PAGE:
I see that Lymbix’s relatively simple idea made the NY Time’s list of big ideas.
ToneCheck, an e-mail-outbox filter that works as a sort of emotional spell-check, offers typists a chance to reconsider their words before hitting “send.”
How many times have we received or sent emails where the tone was misinterpreted. They say that communications is 80% non-verbal so email cuts out 80% of the content the receiver of the message typically uses to decode what is actually meant by the content. People fill in the blanks as it were based on other factors such as did they have their morning coffee yet.
We have debated ad nauseum innovation and how to stimulate it in New Brunswick but it seems to me it all comes down to curiosity. At the NBIF dinner last year when they started showing all the inventions that were patented by NB inventors I can’t remember one in the last century.
This involves a complex multivariate calculus. Curiosity can be ephemeral (gee, I wonder if I could build a little program to check for tone in an email) or driven by a hard need (if I don’t figure out how to reduce my cost of production I will be out of business in 24 months).
Then comes tenacity. I remember that guy from Riverview who was adamant he had a better design for a bicycle seat that wouldn’t cause male ‘problems’. He peddled that idea for years and finally got traction.
Access to funding is also in the mix. It takes a certain kind of money to spend on something that might kill the cat a few times before hitting the jackpot. I dislike the gambling metaphor but it fits. A person who has won the jackpot once or twice is far more likely to go hard at it again to try and win another. The same with risk capital. I can handle 8 losses if I am reasonably certain the 9th idea is going to come up all aces.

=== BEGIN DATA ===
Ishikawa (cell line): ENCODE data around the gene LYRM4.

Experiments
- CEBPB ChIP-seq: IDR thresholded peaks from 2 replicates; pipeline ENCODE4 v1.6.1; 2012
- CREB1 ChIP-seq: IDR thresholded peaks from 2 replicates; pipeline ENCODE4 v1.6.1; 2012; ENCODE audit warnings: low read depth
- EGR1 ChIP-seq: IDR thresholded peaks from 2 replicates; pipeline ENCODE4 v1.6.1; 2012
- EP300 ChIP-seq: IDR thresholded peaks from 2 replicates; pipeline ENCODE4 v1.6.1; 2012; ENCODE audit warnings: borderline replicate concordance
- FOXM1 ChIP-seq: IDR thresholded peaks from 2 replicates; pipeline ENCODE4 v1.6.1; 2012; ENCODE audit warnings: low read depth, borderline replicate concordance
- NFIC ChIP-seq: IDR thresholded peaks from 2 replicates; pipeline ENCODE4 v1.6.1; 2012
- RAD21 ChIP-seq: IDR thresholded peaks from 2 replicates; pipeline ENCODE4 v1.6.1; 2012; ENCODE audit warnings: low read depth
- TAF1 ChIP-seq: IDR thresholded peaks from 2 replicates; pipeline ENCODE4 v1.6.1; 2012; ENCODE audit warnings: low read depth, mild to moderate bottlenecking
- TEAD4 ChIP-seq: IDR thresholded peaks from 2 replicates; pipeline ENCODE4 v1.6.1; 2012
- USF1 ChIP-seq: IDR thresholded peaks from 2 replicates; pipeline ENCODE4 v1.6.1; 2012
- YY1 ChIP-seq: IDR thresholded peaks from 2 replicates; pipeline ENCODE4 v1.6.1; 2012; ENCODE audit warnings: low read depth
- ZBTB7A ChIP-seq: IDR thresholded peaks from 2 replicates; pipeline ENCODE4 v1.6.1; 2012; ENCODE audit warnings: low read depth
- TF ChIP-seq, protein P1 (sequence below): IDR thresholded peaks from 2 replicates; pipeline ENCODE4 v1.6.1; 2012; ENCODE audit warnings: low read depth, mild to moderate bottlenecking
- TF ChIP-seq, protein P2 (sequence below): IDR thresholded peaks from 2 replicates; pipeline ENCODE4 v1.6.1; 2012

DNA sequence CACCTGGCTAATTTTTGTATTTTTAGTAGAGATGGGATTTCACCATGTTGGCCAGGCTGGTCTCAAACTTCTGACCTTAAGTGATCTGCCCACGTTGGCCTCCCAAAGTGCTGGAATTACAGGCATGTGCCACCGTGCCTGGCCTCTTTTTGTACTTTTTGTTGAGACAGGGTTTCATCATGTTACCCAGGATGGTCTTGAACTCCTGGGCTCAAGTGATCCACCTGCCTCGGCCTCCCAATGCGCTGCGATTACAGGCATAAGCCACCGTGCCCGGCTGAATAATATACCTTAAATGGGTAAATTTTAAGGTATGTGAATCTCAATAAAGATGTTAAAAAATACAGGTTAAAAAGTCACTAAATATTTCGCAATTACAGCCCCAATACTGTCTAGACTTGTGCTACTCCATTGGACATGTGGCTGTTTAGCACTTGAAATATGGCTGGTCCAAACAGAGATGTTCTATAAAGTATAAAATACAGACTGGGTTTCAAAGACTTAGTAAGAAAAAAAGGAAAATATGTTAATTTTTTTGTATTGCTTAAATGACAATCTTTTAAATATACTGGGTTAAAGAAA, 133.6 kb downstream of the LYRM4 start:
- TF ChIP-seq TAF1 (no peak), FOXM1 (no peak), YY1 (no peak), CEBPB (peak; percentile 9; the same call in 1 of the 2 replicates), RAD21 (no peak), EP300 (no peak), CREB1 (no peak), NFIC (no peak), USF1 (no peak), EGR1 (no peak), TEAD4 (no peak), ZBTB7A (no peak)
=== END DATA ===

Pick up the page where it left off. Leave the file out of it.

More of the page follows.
We’ve talked about cultural influences as well. In a province with a high out-migration of younger people we speculate that a lot of the curiousity leaves as well. There is a direct correlation between education levels and out-migration – and education has some loose correlation with this stuff.
Of course necessity is the mother of invention. One NB company installed a biomass boiler as a way to lower its massive natural gas bill. A rapidly escalating cost associated with a production variable is a wonderful motivator to get innovative.
This last point is why I am hopeful New Brunswick is ready for an innovation agenda. There are companies across this province who are going to need to dramatically decrease the unit cost of production in response to rising wages, a high CDN dollar and a tightening labour market (for some Romanian immigrants is also a solution but this is a kind of innovation as well). Our IT and service companies with export markets are going to have to get far better at developing international markets. That takes innovation as well.
Hopefully our contact centre industry will be innovative and respond to the rise of social media. New Brunswick could be ideally positioned as the epicentre for corporate social media interaction (millions of telephone and email interactions between companies and clients happen in New Brunswick every week so it isn’t that hard a leap to see this migrating to social media interactions) but it takes effort on the part of the industry and, I would say, economic developers to make this happen. We need to get out front of this.
In the end, curiosity leads to miserable failures. We never hear about the miserable failures of Alexander Graham Bell. We never hear about Isaac Newton’s miserable failure at alchemy. We do, however, hear a lot about their successes.